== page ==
The Book of Accidents: death and Soviets
I sat up with just the light of my computer screen illuminating the tent. I was drunk. That disquieting drunk where things seem clear to you. I checked the clock compulsively. In London, people were out and doing things. They were not thinking that the man with a beard across from them on the tube might be planning to kill them and everyone around them.
Some men did that. Some men with beards and foreign names. Some men who changed their names from ‘nice’ ‘normal’ ‘British’ names did that. But people let that go eventually. It faded into the stuff of washed out nightmares. Something that happened in a horror story once. A plot point on a TV spy show. I was living the plot points.
The day before an IED had exploded and devoured four men from the unit. They were just red mist and splatter now. I remembered talking to Grimes about his wife and children. He kept a photo of them in his wallet and touched it frequently as though it were a relic, a piece of shroud. I had been trying to write a letter of condolence to Sarah – his wife – and George, Thomas and Elena, his children. But what could I say.
I just wrote: “I am sorry. We should all be sorry. He did good.” That was all I could come up with. A professional writer and that was all I had to say. How many times can we say we’re sorry? It’s hollow now. If we were truly sorry, we would stop. We would think of another way to make our moves in the Middle East.
A giant chess game with human pieces stains the board red. The black squares are multiplying. The black flag of Islam flying in Syria. Iran cracking its knuckles and limbering up. The Soviets on the march again.
Fuck saying “Russia”. There is no Russia really. There is the Soviet kleptocracy in new, more expensive suits, stealing from the people like they always have. And the people cry: “We love you Vladimir, we love a strong man. Fuck us again. Fuck us harder. We deserve it.” A strong people crave a strong leader. Russia is the world’s most masochistic nation. It is a people that does not know what it is without strife. A people that knows only the feeling of suffering. The Nazis lost not because of supply lines, the wrong clothes or the wrong oil – they lost because they could not match the Soviets willingness to suffer.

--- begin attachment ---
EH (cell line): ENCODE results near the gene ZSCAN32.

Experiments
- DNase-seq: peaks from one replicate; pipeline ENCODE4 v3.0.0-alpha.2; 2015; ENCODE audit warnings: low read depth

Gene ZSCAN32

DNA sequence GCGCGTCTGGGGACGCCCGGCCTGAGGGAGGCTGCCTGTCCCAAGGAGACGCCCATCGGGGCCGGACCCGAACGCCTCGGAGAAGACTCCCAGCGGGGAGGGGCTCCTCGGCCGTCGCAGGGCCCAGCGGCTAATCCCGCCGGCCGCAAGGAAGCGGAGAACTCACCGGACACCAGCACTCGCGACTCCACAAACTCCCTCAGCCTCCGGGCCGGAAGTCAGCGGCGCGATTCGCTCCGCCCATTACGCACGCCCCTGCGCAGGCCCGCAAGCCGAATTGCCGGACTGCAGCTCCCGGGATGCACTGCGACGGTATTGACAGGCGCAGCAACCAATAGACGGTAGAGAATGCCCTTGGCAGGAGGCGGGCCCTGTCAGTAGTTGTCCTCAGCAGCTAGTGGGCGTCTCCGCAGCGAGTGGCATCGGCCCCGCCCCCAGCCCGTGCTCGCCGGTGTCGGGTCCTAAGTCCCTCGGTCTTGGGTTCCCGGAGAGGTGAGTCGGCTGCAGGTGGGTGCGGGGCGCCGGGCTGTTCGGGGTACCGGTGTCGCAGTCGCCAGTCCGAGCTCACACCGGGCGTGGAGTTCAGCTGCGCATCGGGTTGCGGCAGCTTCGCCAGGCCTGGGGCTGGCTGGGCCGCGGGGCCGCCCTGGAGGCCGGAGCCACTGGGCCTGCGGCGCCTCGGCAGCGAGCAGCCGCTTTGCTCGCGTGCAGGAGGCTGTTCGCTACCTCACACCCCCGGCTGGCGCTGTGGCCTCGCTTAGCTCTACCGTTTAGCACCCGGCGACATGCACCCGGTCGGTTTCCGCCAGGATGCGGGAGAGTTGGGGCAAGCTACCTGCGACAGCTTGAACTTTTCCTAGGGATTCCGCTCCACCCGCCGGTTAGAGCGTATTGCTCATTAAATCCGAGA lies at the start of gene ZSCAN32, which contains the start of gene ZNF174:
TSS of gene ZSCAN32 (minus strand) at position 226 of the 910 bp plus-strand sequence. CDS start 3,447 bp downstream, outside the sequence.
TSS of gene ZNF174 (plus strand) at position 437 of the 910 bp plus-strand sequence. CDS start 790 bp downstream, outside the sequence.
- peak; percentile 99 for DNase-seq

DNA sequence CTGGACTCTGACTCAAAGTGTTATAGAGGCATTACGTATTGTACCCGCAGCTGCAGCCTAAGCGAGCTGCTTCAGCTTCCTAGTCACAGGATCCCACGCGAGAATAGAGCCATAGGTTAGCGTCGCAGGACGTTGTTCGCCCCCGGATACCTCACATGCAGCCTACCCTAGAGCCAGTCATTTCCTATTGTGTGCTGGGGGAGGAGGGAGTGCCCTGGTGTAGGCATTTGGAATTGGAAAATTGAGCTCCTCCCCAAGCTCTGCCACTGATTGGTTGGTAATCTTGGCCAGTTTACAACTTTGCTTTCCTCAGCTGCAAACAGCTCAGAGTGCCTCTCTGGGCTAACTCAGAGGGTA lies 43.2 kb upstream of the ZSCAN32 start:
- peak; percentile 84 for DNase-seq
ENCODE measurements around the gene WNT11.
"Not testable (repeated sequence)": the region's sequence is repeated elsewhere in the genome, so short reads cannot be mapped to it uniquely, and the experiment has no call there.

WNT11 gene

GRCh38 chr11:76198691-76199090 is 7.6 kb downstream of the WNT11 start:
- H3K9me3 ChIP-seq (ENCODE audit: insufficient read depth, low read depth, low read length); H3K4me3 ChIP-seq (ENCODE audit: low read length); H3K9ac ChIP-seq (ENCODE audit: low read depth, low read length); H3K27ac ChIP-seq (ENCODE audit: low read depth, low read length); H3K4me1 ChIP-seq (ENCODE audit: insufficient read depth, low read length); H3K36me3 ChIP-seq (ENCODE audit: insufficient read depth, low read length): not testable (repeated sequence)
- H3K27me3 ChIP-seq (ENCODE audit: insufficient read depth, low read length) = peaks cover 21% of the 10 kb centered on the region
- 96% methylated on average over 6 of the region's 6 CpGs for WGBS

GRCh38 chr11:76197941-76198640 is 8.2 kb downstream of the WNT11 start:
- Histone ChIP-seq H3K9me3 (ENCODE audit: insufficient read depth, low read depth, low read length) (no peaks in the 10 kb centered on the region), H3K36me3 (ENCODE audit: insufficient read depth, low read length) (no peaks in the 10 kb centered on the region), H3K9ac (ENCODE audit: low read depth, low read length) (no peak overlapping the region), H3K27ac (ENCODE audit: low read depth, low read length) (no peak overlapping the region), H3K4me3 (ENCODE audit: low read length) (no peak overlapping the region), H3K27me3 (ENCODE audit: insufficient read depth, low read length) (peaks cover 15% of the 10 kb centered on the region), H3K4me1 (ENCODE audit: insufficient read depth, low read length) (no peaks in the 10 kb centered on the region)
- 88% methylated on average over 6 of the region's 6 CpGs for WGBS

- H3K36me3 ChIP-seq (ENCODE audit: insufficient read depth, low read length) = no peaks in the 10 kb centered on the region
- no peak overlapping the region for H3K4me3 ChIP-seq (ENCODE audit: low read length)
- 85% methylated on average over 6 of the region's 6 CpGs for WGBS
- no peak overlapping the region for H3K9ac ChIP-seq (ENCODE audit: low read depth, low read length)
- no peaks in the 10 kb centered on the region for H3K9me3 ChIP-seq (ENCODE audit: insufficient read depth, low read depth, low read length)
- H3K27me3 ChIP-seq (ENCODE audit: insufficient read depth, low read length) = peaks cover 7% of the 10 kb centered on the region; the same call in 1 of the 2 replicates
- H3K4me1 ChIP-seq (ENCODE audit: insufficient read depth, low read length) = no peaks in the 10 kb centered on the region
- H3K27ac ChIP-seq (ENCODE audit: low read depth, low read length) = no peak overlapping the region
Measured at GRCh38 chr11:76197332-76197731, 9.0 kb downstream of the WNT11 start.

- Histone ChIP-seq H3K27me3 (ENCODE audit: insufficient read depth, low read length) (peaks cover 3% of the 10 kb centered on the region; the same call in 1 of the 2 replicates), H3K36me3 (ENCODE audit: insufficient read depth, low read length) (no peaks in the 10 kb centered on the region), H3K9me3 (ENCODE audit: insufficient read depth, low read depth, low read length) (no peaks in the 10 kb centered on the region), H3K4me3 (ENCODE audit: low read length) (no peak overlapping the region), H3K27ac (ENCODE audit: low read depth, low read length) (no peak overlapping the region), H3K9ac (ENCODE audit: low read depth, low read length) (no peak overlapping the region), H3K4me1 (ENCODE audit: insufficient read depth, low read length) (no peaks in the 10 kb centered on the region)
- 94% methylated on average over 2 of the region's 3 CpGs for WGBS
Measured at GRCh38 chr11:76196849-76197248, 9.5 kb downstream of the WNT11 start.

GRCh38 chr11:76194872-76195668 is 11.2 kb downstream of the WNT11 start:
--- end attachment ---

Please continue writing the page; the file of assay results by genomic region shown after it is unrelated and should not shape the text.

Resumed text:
I sort of love suffering. When Kurt Cobain sang “I miss the comfort in being sad” I took it like a mantra. Happiness feels like being drug. It’s too giddy for me. Too like a helium balloon let off by a careless toddler, soaring up into the blue and destined to crash in a field somewhere outside Milton Keynes. Sadness, melancholy, all the rich strains of misery have a solidity too them. They are weighty. They lie on your shoulders like a particularly bold cat. They stretch out and claw at your back. I have been sad in my life far more than I have been happy. I am happy to admit and submit to my sadness. To fight it is a waste of time. It comes with many more resources than me. It gives me a treat in return: the endless, nagging need to do better. To keep buggering on.